Chonky Boys: The Chocolate Chip Cookie Ice Cream Sandwiches that Scream Summer!

Featuring my thick and nuggy Chonky Boy Chocolate Chip Cookies, these ice cream sandwiches are the stuff that summer dreams are made of.  If you've ever had the Cookie Ice Cream Sandwich at Disneyland , you are going to LOVE these! 

These big and bold chocolate chip cookies are based on a recipe from my culinary school studies at Auguste Escoffier, but with a few modifications to give them that Jennuine touch.  They make the perfectas book for a fat slice of real vanilla bean ice cream.  And those mini chips?  You just gotta have that extra cronch!

Thank goodness this recipe only makes 8 sandwiches, otherwise I would be eating them for breakfast lunch and dinner.  This way, my big family can help save me from my inner child diet-saboteur.  
PrintWith ImageWithout Image Chonky Boy Chocolate Chip Cookie Ice Cream SandwichesYield: 8Author: Jenn Erickson Loaded with chocolate chips and buttery, brown-sugary vanilla flavor, these mall-sized cookies form a perfect partnership with a fat wedg…

Pecan Penuche with Chocolate & Sea Salt
A Retro Recipe Revamp

All week I've been buried under textbooks and term papers.  Today I decided that enough was enough.  Instead of textbooks, I headed to my cookbooks and picked up Meta Given's 1959 Modern Encyclopedia of Cooking.

From the moment I saw those hat-box teal covers, I knew that this charming set had to be mine!  I picked them up for a song, and have time and again enjoyed flipping through the pages, taking in the culinary flavor of 1950s America, and the "modern" tips for homemaking and entertaining from one of the leading home economists of her time.

All week long I've had a wildly wicked sweet tooth, yet I've hardly set foot in my kitchen.  So, when I finally stepped into our tiny matchbox kitchen, I could hear the sweet whisper of Meta's cookbooks calling my name.  "Volume 1, page 407," they crooned.  "Candy!" I trilled.  Nougat, Orange-Coconut Creams, Pralines and Sea Foam beckoned.  But in the end, it was the Panocha that won me over.

Panocha (or Penuche) is a creamy brown sugar fudge that hails from New England.  With buttery caramelized sugar and toasted pecans, what more could a girl ask for?  Well, chocolate, I suppose.  So I whipped up a batch of the Modern Encyclopedia's Panocha (adding a few more toasted pecans than called for) and topped it off with a semisweet ganache and just a touch of sea salt for my own modern twist on the classic.  I think Meta wold be pleased with the results!  Try for yourself...

Pecan Penuche with Chocolate and Sea Salt
a retro recipe revamp
from Meta Given's Modern Encyclopedia of Cooking, Volume I
(makes 2 dozen pieces)

1 3/4 cups light brown sugar, packed
1 teaspoon kosher salt (halve the amount if using table salt)
1 Tablespoon light corn syrup
1 Tablespoon butter
3/4 cup evaporated milk
1/4 cup water
1 teaspoon vanilla extract
3/4 cup pecan pieces

1 Tablespoon butter, room temperature, for buttering the pan
1/2 cup quality semisweet chocolate chips
(I use Ghirardelli)
3 Tablespoons evaporated milk
Flaky sea salt

Hardware:  Candy thermometer, 6x6 pan, foil, electric mixer with whisk attachment, silicone spatula, small offset spatula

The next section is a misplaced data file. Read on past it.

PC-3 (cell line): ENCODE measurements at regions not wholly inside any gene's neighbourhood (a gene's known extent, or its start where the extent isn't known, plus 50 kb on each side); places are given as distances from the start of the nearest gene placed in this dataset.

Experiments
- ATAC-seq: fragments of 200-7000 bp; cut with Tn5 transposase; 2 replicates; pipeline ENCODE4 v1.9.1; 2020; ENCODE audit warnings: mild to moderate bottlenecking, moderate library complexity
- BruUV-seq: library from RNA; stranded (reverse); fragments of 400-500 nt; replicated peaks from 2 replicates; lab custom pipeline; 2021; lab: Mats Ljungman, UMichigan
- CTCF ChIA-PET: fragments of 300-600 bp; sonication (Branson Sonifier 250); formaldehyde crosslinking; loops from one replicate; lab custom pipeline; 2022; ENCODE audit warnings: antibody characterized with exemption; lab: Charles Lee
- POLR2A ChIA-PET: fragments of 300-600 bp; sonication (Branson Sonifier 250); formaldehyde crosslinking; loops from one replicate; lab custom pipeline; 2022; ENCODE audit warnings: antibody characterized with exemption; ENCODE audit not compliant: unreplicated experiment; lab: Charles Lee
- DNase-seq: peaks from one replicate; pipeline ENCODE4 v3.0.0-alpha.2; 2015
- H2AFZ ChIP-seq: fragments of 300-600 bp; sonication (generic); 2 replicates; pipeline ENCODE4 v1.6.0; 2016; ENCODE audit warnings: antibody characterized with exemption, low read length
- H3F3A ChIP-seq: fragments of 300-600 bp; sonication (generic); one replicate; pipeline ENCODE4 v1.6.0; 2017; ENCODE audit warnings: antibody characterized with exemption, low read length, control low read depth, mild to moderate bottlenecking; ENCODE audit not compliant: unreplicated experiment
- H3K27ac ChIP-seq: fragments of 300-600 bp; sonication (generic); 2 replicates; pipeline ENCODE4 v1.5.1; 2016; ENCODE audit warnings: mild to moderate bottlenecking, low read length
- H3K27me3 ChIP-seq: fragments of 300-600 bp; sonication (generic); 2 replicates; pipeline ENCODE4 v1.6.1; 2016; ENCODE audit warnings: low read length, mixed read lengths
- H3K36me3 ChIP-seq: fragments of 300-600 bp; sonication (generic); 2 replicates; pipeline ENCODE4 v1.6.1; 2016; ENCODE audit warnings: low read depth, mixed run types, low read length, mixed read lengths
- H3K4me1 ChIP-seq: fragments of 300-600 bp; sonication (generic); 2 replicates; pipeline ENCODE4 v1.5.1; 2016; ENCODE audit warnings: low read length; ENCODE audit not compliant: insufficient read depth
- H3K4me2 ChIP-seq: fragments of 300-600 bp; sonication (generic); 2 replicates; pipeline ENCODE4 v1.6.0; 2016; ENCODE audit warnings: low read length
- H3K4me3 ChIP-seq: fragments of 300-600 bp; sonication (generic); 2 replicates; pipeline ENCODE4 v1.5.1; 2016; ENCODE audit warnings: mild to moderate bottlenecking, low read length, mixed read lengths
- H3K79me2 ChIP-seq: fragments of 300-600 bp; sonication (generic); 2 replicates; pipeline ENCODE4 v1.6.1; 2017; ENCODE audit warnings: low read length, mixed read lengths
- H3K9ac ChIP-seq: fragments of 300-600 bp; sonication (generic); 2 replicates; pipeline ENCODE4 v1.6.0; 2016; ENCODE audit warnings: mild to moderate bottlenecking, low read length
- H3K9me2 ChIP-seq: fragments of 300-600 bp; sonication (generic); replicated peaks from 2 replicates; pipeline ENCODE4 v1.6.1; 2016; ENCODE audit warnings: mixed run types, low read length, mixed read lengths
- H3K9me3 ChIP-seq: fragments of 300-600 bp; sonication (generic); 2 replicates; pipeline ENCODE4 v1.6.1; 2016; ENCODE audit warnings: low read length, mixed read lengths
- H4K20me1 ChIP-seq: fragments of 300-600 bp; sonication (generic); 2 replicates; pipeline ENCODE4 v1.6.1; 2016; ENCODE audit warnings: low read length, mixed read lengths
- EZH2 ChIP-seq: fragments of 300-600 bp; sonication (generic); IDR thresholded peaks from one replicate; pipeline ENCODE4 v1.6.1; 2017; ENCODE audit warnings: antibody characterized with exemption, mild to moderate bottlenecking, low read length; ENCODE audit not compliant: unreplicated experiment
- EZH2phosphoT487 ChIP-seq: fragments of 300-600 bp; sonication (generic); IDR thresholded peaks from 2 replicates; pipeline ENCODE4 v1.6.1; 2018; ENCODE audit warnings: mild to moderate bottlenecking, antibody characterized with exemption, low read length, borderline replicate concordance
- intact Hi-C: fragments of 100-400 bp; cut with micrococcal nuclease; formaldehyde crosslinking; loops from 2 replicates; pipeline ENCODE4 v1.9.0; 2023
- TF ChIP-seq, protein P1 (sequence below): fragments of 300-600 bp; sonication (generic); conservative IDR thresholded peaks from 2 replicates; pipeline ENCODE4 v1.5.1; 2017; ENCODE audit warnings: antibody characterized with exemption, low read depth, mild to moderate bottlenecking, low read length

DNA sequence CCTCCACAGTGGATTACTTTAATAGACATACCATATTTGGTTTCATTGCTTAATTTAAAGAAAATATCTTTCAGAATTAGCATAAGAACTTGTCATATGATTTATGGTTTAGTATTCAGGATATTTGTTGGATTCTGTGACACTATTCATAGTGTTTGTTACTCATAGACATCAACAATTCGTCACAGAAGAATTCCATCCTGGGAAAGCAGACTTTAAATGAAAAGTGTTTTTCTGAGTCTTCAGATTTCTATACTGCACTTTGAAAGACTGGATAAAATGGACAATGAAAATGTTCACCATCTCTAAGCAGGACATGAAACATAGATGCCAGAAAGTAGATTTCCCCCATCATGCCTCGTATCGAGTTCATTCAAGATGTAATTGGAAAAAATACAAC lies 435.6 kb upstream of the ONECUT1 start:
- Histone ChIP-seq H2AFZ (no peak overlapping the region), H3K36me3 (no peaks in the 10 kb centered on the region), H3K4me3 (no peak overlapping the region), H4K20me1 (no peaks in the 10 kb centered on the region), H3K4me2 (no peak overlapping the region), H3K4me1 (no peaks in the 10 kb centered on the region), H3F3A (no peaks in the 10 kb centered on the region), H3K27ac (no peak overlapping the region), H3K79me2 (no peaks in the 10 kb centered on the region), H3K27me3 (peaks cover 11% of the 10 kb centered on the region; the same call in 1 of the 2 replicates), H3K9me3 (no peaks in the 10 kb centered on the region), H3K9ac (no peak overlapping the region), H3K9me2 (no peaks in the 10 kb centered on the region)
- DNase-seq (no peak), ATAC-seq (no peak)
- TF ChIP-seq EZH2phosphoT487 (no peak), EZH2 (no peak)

Preheat oven to 300ºF

1)  In a heavy 3-quart saucepan over medium heat, bring brown sugar, salt, corn syrup, butter,  evaporated milk and water to a boil.

When the mixture starts to boil it will be thin and foaming with large bubbles.  As the heat rises, the mixture will thicken and the bubbles will get gradually smaller.  My two favorite tools for candymaking are a Le Creuset cast iron dutch oven and a Pampered Chef candy thermometer.

2)  Insert candy thermometer and cook to the soft ball stage (234º F), stirring constantly.  This will take approximately 10 minutes.  Do not raise heat above medium.  The mercury will rise quickly to 230º, but may stay steady there for several minutes.  It is important to stir constantly and watch the thermometer.  As the candy nears the ready point, the mixture will become thicker and the bubbles will get smaller.

3)  Immediately remove pan from heat and set on an elevated cooling rack to cool for 20 minutes.

4)  While candy is cooling, spread pecans on an ungreased baking sheet and bake for 5 minutes.  Remove from oven and set aside to cool.  Line a 6x6 square pan (or 8x8 for a thinner fudge) with foil so that it hangs over the edges.  Butter the foil.

Trim two pieces of foil to line the pan -- one piece for each direction.  You can use the overhang to pull the finished candy out of the pan.  Simply peel off the foil when ready to slice!

5)  Transfer candy to the bowl of an electric mixer fitted with a whisk attachment.  Gradually increase speed from lowest to highest setting.  Whip for 5-8 minutes.  Length of time will depend on the temperature and humidity of your environment.  After 4 minutes, stop the mixer, add vanilla and scrape down the sides of the bowl.  Continue mixing on high speed.  Candy will be ready when it has thickened to the consistency of peanut butter, has lost its shine, and is a light tan color.  Add the toasted pecans and stir to incorporate.  

When ready to pour, penuche will have the consistency of peanut butter
6)  Pour candy into the prepared pan and press into place with a lightly buttered silicone spatula.  Set aside to cool.

7)  Prepare chocolate topping by melting chocolate and evaporated milk on the stovetop or in the microwave.  Once chocolate has melted, whisk to combine until mixture is glossy and smooth.  

8)  Pour chocolate over the penuche and spread with a small offset spatula.  Cool at room temperature for 1 hour.  Refrigerate an additional 2 hours before removing from pan, and slicing.  To slice, I like to trim the edges, then slice into 1" squares.

9) Sprinkle each piece with just a touch of sea salt.

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